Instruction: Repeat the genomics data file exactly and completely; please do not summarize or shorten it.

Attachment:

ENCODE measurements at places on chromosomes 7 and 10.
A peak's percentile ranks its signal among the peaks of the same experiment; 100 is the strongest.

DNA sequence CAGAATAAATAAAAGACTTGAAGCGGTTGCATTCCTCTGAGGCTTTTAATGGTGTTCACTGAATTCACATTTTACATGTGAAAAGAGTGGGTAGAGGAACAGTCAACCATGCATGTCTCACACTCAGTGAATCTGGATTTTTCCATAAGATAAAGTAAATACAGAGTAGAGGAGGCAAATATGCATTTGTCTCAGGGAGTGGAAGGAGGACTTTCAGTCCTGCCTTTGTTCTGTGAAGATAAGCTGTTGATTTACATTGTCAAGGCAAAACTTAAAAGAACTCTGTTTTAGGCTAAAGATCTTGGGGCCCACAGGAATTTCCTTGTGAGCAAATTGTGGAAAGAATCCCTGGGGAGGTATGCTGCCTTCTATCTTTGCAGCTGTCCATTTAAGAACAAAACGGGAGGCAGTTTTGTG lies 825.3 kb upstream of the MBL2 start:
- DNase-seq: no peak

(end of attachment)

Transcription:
ENCODE measurements at places on chromosomes 7 and 10.
A peak's percentile ranks its signal among the peaks of the same experiment; 100 is the strongest.

DNA sequence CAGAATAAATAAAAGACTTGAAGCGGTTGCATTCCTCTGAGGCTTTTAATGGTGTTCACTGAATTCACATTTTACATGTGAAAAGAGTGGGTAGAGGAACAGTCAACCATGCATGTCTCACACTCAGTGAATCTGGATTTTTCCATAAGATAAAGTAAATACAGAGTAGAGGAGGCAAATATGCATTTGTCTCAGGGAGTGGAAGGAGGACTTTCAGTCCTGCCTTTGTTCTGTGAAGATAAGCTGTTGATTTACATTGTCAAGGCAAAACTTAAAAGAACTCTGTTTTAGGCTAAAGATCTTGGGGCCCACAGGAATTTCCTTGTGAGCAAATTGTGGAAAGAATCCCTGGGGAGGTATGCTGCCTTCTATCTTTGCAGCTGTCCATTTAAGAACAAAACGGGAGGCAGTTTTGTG lies 825.3 kb upstream of the MBL2 start:
- DNase-seq: no peak